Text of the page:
- Cape student sues, accuses school officials of slamming her to ground multiple times (04/28/16)46
- Bob Evans restaurant in Cape Girardeau among chain's 21 closings (04/26/16)9
- Missouri House votes to allow concealed weapons without permits (04/28/16)8
- Police report filed, but no charges in incident at Cape Central (04/29/16)40
- Two hurt in motorcycle wreck on Interstate 55 (04/25/16)1
- Senator introduces bill for I-57 that would connect Sikeston with Little Rock (04/28/16)4
- Law firm requests information about Cape's traffic cameras (04/25/16)2
- Local lawmakers split over failed medical marijuana bill; voters may have a say (04/26/16)19
- Local company makes eco-friendly kitty litter that cuts cat-box smell (04/25/16)
- Man accused of pointing BB gun at Chaffee resident (04/26/16)2
Medicaid protest plays to quiet Capitol
JEFFERSON CITY, Mo. -- As the self-proclaimed Medicaid Militia gathered on the Missouri Capitol steps on a windy but warm Friday afternoon for a funeral procession marking the "death" of state health-care services for the poor, a leader of the rally walked the group through the basic rules of peaceful protest.
No physically accosting anyone. No property damage. And if police attempt to intervene, chant "The police need a raise."
With about 80 participants, the rally was smaller than most of the numerous Medicaid protests held since January when Republican Gov. Matt Blunt called for deep cuts in the program. And the timing of the rally, which was intended as a last-ditch effort to prevent approximately 100,000 Medicaid recipients from being dropped from the program, wasn't the best.
Although Friday was the constitutional deadline for sending the state budget bills to the governor, the legislature finished the job a day early. As a result, lawmakers took the day off and, except for the protesters, the Capitol was virtually deserted.
Megan Schulz of Paraquad, a St. Louis-based group that advocates for the disabled, said mobilizing folks to come to Jefferson City isn't easy, especially since accommodations need to be made for the physically handicapped. Although disappointed that Blunt and Republican legislative leaders have paid them little heed, Schulz said disabled Missourians remain committed to the cause.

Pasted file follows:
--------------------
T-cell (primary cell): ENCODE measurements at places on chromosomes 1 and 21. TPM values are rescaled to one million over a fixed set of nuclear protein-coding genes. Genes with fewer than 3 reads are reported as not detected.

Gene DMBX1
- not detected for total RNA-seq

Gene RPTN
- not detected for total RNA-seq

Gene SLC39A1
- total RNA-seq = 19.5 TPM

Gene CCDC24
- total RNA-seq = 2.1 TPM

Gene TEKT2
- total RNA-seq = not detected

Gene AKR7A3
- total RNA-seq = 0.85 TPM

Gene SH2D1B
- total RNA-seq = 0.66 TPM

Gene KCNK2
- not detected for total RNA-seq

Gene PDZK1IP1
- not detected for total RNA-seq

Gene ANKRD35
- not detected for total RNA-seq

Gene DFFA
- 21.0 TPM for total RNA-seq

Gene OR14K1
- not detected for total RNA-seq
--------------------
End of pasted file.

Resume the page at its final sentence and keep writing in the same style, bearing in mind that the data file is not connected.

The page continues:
"People are extremely frustrated," Schulz said. "They are trying to share their stories, and people aren't listening. But they are going to keep going. These are people's lives. Medicaid isn't a luxury for them."
Robin Acree, executive director of Grass Roots Organizing, said that since her organization exists on private donations, just arranging transportation to bring people to the Capitol can be daunting. Raising the money to pay the $500 to $625 cost of renting a single bus can take the better part of a day, she said. Grass Roots Organizing, which advocates for the poor throughout central Missouri, sent three buses with supporters to the rally.
"We do this on the cheap," Acree said. "People bring sack lunches and make homemade signs."
Led by someone dressed as the Grim Reaper, the protesters solemnly marched around Capitol during Friday's rally. Pallbearers carried six cardboard coffins that together spelled out the phrase "Blunt's budget cuts will kill people." The coffins had no bottoms and observers noted with irony, given the Republican dominance of Missouri government, that some were constructed from old Kerry-Edwards presidential campaign signs.
The procession ended at the governor's office, where three ministers offered eulogies to Medicaid, which will continue to serve about 900,000 Missourians. As with previous protests, no one from Blunt's staff acknowledged the group's presence.
As they stood under the welcome sign that hangs above the office door, the Rev. James Morris, a St. Louis pastor and an official with the Association of Community Organizations for Reform Now, said the group didn't feel welcome. Morris prayed for Blunt and Republican lawmakers to reconsider their actions.
"O God, let them know you are not pleased with the cuts that have been made," Morris said.